Mapping Modernisms

9780822368717: Paperback
Release Date: 11th January 2019

Number of Pages: 456

Series Objects/Histories

Duke University Press Books

Mapping Modernisms

Art, Indigeneity, Colonialism

Prompting a reevaluation of canonical understandings of twentieth century art history, Mapping Modernisms provides an analysis of how indigenous artists and art from Africa, Oceania, and the Americas became recognized as modern.
Paperback / £25.99

Mapping Modernisms brings together scholars working around the world to address the modern arts produced by indigenous and colonized artists. Expanding the contours of modernity and its visual products, the contributors illustrate how these artists engaged with ideas of Primitivism through visual forms and philosophical ideas. Although often overlooked in the literature on global modernisms, artists, artworks, and art patrons moved within and across national and imperial borders, carrying, appropriating, or translating objects, images, and ideas. These itineraries made up the dense networks of modern life, contributing to the crafting of modern subjectivities and of local, transnationally inflected modernisms. Addressing the silence on indigeneity in established narratives of modernism, the contributors decenter art history's traditional Western orientation and prompt a re-evaluation of canonical understandings of twentieth-century art history. Mapping Modernisms is the first book in Modernist Exchanges, a multivolume project dedicated to rewriting the history of modernism and modernist art to include artists, theorists, art forms, and movements from around the world.

Contributors. Bill Anthes, Peter Brunt, Karen Duffek, Erin Haney, Elizabeth Harney, Heather Igloliorte, Sandra Klopper, Ian McLean, Anitra Nettleton, Chika Okeke-Agulu, Ruth B. Phillips, W. Jackson Rushing III, Damian Skinner, Nicholas Thomas, Norman Vorano

List of Illustrations  ix
General Editors' Foreword / Ruth B. Phillips and Nicholas Thomas  xiii
Preface / Elizabeth Harney and Ruth B. Phillips  xv
Introduction. Inside Modernity: Indigeneity, Coloniality, Modernisms / Elizabeth Harney and Ruth B. Phillips  1
Part I. Modern Values
1. Reinventing Zulu Tradition: The Modernism of Zizwezenyanga Qwabe's Figurative Relief Panels / Sandra Klopper  33
2. "Hooked Forever on Primitive Peoples": James Houston and the Transformation of "Eskimo Handicrafts" to Inuit Art / Heather Igloliorte  62
3. Making Pictures on Baskets: Modern Indian Painting in an Expanded Field / Bill Anthes  91
4. An Intersection: Bill Reid, Henry Speck, and the Mapping of Modern Northwest Coast Art / Karen Duffek  110
5. Modernism on Display: Negotiating Value in Exhibitions of Māori Art, 1958–1973 / Damian Skinner  138
Part II. Modern Identities
6. "Artist of PNG": Mathias Kauage and Melanesian Modernism / Nicholas Thomas  163
7. Modernism and the Art of Albert Namatjira / Ian McLean  187
8. Cape Dorset Cosmopolitans: Making "Local" Prints in Global Modernity / Norman Vorano  209
9. Natural Synthesis: Art, Theory, and the Politics of Decolonization in Mid-Twentieth-Century Nigeria / Chika Okeke-Agulu  235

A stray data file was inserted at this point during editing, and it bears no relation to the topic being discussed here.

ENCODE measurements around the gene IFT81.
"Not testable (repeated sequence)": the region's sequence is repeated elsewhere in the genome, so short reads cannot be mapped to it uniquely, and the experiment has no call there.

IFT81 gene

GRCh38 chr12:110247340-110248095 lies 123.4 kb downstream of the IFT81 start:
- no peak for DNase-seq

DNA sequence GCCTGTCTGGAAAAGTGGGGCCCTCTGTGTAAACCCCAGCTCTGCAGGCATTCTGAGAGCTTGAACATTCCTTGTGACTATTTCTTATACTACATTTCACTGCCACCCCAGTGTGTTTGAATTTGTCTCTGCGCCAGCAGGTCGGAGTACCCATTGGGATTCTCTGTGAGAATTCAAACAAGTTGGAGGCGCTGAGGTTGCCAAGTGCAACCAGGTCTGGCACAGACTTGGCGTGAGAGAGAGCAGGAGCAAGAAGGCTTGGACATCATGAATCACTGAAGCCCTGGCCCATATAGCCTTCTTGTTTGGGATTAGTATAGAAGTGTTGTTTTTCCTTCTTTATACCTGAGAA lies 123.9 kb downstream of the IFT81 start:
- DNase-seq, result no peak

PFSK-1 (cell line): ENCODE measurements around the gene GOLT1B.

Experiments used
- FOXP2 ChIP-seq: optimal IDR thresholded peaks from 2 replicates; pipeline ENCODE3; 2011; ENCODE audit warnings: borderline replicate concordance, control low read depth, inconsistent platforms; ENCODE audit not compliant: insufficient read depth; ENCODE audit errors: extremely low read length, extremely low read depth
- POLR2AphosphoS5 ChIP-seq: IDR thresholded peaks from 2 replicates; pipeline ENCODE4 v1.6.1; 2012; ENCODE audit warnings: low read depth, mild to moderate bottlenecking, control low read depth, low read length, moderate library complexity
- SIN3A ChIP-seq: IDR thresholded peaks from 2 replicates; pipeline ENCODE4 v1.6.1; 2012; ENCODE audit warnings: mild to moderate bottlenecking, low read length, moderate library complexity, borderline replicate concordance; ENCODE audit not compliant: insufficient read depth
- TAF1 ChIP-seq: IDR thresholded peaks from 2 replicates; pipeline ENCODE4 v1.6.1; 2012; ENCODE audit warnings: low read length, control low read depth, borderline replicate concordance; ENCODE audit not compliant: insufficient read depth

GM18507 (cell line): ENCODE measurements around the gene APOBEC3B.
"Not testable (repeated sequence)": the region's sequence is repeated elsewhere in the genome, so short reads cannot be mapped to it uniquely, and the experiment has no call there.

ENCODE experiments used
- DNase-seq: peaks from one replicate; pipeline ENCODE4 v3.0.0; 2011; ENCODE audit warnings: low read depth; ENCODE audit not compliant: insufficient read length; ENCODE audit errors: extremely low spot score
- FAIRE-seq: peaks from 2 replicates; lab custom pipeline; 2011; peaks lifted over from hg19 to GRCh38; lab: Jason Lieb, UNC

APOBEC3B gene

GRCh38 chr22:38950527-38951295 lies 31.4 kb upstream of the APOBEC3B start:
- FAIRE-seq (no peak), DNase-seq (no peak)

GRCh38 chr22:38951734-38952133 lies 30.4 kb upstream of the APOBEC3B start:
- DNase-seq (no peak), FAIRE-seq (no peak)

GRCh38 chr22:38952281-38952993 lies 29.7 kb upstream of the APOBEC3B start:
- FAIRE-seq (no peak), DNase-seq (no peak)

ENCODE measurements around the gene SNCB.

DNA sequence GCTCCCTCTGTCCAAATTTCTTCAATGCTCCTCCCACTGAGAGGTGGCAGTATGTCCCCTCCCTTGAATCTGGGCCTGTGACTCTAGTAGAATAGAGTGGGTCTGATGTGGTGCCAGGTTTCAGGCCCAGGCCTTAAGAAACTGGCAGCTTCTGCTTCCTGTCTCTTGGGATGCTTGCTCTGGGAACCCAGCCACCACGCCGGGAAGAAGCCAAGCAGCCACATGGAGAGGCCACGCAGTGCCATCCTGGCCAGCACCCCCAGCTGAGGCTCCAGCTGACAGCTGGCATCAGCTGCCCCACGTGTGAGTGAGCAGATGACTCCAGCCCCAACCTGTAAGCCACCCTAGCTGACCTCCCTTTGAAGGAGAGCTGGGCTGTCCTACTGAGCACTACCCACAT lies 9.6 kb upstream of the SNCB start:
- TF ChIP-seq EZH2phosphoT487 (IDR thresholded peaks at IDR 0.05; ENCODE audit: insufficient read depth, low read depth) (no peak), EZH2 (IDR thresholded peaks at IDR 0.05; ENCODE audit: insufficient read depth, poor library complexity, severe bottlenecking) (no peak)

Part III. Modern Mobilities
10. Being Modern, Becoming Native: George Morrison's Surrealist Journey Home / W. Jackson Rushing III  259
11. Falling into the World: The Global Art World of Aloï Pilioko and Nicolaï Michoutouchkine / Peter Brunt 282
12. Constellations and Coordinates: Repositioning Postwar Paris in Stories of African Modernisms / Elizabeth Harney  304
13. Conditions of Engagement: Mobility, Modernism, and Modernity in the Art of Jackson Hlungwani and Sydney Kumalo / Anitra Nettleton  335
14. The Modernist Lens of Lutterodt Studios / Erin Haney  357
Bibliography  377
Contributors  409
Index  415

Elizabeth Harney is Associate Professor of Art History at the University of Toronto and author of In Senghor's Shadow: Art, Politics, and the Avant-Garde in Senegal, 1960-1995, also published by Duke University Press, and Ethiopian Passages: Contemporary Art from the Diaspora.

Ruth B. Phillips is Professor of Art History at Carleton University and author of several books, including Museum Pieces: Toward the Indigenization of Canadian Museums and Trading Identities: The Souvenir in Native North American Art from the Northeast, 1700-1900.

"This rigorous and intelligent volume makes a major contribution, bringing into visibility a large spectrum of formerly marginalized aesthetic practices and subjectivities in art history's narratives of twentieth-century modernism."

Saloni Mathur, author of
The Migrant’s Time: Rethinking Art History and Diaspora

Mapping Modernisms offers a rich set of essays by significant figures and rising scholars in their field. Recognizing the complexity of the relationship between individual identity, practice, and cultural and historical processes, the editors have produced an excellent and rewarding volume.”

Howard Morphy, author of
Aboriginal Art

"The wide-ranging and meticulously researched essays in Mapping Modernisms focus on indigenous artists from Inuit, Zulu, Maori, Pueblo, and Aboriginal cultures, among others, around the world. . . . What emerges from Mapping Modernisms is that Modernism was not a process of diffusion from Western centers to non-Western peripheries, as it is traditionally constructed in Western narratives, but rather a complex web of mutual in??uences and exchanges across the globe."

Naomi Polonsky

"Mapping Modernisms is an excellent addition to any collection exploring the history of modernity and the decolonisation of modern art histories, and proposes a new conceptualization of modernity that would benefit any collection looking to re-examine its role in post-colonialism."

Marianne R. Williams
ARLIS/NA Reviews